Can’t help being the life of the party? Maybe you were just born that way. Researchers at Harvard and the University of California, San Diego, have found that our place in a social network is influenced in part by our genes, according to new findings published in the Proceedings of the National Academy of Sciences.
This is the first study to examine the inherited characteristics of social networks and to establish a genetic role in the formation and configuration of these networks. The research was conducted by Nicholas Christakis of Harvard, professor of sociology in the Faculty of Arts and Sciences (FAS) and professor of medical sociology at Harvard Medical School (HMS), and Christopher Dawes and James Fowler, both of UC San Diego.
“We were able to show that our particular location in vast social networks has a genetic basis,” says Christakis. “In fact, the beautiful and complicated pattern of human connection depends on our genes to a significant measure.”
While it might be expected that genes affect personality, these findings go further, and illustrate a genetic influence on the structure and formation of an individual’s social group.
The researchers found that popularity, or the number of times an individual was named as a friend, and the likelihood that those friends know one another, were both strongly heritable. Additionally, location within the network, or the tendency to be at the center or on the edges of the group, was also genetically linked. However, the researchers were surprised to learn that the number of people named as a friend by an individual did not appear to be inherited.
The study included national data (from the National Longitudinal Study of Adolescent Health) for the social networks of 1,110 adolescent twins, both fraternal and identical. The researchers compared the social networks of the identical twins to those of the fraternal twins, and found greater similarity between the identical twins’ social network structure than the fraternal twins’ networks.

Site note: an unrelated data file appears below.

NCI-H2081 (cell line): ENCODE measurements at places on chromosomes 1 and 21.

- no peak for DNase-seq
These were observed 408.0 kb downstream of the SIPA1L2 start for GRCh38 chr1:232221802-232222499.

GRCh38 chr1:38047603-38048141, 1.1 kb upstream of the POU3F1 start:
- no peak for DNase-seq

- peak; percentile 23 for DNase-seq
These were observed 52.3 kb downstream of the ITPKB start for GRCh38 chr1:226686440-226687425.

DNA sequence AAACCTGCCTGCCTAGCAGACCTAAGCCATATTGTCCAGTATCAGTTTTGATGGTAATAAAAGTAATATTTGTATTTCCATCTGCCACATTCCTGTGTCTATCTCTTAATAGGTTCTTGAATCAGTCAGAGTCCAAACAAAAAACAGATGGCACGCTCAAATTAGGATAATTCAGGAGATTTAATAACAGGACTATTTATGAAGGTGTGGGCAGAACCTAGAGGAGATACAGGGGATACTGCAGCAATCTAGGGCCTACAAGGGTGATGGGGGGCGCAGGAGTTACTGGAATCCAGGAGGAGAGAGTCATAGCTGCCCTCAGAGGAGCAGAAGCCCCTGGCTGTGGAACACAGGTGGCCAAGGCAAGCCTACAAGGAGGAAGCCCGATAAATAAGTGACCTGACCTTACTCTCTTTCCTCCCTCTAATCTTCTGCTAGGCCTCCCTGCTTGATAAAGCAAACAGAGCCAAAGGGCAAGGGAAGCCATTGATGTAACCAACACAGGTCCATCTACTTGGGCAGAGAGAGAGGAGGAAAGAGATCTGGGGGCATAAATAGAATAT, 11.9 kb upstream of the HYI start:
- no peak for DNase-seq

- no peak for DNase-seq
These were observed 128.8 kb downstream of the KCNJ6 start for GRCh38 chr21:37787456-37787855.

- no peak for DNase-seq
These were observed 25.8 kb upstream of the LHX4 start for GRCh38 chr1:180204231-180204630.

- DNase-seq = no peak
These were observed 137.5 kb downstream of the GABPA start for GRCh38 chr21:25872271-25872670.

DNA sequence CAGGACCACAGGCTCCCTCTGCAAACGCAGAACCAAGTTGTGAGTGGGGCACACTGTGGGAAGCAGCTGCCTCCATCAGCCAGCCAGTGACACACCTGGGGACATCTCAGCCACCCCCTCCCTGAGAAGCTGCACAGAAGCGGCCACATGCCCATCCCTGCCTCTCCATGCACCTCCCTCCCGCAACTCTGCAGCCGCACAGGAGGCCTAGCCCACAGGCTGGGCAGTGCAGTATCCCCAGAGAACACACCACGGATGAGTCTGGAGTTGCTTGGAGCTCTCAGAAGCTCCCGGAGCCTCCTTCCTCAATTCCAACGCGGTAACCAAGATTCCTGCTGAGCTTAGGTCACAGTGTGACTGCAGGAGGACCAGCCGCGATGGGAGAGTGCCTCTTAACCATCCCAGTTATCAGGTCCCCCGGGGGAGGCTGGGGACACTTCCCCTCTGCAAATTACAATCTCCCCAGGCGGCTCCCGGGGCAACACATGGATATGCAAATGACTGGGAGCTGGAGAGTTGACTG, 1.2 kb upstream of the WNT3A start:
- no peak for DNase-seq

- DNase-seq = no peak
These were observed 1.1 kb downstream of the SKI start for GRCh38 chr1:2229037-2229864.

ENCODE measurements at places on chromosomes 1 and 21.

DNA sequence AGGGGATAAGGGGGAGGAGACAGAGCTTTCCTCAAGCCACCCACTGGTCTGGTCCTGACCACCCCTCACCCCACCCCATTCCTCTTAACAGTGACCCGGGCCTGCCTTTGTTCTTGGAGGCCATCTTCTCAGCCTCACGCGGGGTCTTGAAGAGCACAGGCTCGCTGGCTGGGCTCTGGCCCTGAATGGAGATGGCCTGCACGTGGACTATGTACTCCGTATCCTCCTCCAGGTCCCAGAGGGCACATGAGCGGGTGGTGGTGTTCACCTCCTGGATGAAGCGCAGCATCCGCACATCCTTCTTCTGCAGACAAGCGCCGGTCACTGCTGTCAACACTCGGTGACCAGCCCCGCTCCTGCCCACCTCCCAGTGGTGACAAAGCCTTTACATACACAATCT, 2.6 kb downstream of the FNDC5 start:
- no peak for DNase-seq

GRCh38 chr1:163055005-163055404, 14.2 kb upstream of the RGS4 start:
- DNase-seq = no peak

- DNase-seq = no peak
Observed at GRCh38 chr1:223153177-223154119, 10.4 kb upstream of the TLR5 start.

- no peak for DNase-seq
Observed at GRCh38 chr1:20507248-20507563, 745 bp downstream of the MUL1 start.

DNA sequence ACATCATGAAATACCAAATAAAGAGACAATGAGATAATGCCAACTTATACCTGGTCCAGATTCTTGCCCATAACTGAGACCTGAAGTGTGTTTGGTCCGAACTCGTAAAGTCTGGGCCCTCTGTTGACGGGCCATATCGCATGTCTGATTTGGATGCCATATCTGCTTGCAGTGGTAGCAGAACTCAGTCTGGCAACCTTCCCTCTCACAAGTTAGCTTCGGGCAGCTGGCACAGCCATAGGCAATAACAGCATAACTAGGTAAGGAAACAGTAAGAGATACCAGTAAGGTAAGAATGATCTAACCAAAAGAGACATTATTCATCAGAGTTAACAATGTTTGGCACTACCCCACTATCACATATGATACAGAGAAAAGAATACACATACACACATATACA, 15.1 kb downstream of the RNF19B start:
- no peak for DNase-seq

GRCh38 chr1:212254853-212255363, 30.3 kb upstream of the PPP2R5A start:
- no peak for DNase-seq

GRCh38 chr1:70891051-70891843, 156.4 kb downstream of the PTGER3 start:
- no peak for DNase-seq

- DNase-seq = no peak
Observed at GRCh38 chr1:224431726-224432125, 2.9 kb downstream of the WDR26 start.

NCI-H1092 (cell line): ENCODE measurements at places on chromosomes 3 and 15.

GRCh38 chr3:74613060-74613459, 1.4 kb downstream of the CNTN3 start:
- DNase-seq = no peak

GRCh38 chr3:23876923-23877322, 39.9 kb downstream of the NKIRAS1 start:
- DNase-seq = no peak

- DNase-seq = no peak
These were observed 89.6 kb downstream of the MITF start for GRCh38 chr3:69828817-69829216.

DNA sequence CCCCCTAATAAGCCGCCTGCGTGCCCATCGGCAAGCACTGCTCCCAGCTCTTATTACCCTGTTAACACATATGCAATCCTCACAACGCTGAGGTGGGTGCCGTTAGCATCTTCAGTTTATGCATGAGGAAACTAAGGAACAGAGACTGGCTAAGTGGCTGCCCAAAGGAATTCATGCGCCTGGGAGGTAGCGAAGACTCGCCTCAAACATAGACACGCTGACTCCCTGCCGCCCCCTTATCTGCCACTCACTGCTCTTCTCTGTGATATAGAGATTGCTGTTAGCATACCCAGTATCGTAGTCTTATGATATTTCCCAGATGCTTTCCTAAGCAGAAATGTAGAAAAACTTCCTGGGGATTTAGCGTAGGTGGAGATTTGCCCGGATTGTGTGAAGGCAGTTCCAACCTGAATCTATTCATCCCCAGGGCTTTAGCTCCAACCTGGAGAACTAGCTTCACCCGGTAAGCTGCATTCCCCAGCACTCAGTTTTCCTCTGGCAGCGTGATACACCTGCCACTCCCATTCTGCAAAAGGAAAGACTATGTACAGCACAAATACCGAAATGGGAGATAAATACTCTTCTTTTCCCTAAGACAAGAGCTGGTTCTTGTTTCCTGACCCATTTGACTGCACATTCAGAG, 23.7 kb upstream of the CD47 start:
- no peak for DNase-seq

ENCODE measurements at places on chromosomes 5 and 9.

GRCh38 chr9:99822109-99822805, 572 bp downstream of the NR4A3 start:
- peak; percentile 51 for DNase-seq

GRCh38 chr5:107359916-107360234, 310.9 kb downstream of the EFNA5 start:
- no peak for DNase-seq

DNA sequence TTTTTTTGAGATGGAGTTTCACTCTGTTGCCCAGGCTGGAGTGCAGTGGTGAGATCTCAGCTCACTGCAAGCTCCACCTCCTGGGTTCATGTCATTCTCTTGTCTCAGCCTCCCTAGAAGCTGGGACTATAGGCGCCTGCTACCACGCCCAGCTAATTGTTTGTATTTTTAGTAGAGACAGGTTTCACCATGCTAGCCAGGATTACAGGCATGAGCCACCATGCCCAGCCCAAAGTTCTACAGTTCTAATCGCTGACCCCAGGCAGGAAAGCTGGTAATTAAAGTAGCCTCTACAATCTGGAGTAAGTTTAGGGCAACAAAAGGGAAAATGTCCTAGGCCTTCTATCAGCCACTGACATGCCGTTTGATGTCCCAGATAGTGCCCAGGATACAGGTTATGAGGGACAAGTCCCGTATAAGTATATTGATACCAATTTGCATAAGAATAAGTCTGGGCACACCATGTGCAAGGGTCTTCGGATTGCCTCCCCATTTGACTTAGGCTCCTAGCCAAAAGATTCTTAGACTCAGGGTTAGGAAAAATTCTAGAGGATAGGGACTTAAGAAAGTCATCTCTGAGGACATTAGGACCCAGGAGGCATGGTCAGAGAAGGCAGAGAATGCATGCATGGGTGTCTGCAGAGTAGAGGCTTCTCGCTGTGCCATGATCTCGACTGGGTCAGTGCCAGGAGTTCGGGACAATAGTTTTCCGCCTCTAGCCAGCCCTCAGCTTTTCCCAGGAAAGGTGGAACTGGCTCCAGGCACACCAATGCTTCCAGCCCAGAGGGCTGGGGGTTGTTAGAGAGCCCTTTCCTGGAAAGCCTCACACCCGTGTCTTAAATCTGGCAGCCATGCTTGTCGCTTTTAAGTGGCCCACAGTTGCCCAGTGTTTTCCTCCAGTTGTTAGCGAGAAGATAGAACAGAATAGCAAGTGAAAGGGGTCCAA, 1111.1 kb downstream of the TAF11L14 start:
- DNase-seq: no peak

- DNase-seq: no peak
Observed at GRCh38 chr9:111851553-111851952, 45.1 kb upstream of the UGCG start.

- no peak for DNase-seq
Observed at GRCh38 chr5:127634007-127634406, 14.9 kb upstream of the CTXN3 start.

There may be an evolutionary explanation for this genetic influence and the tendency for some people to be at the center while others are at the edges of the group, according to the researchers. If a deadly germ is spreading through a community, individuals at the edges are least likely to be exposed. However, to gain access to important information about a food source, being in the center of the group has a distinct benefit.
“One of the things that the study tells us is that social networks are likely to be a fundamental part of our genetic heritage,” says Fowler, associate professor of political science at UC San Diego. “It may be that natural selection is acting on not just things like whether or not we can resist the common cold, but also who it is that we are going to come into contact with.”
The findings also illuminate a previously unknown limitation of existing social network models, which had assumed that all members behave as interchangeable cogs.
To address these intrinsic differences in human beings that contribute to the formation of social networks, the researchers have created a new mathematical model, called the “attract and introduce” model, which is also explained in this paper and supports the genetic variation of members.
This model creates networks that very closely simulate actual human social networks, and, using this model, they found that when someone was placed in any virtual network, they gravitated toward the same place within the network. Because both health behaviors and germs spread through social networks, understanding how contagions flow through social networks has the potential to improve strategies for addressing public health concerns such as obesity or the flu.
“I think that going forward, we are going to find that social networks are a critical conduit between our genes and important health outcomes,” says Fowler.
Fowler and Christakis have also published on other aspects of social networks, such as the spread of obesity, smoking, and happiness.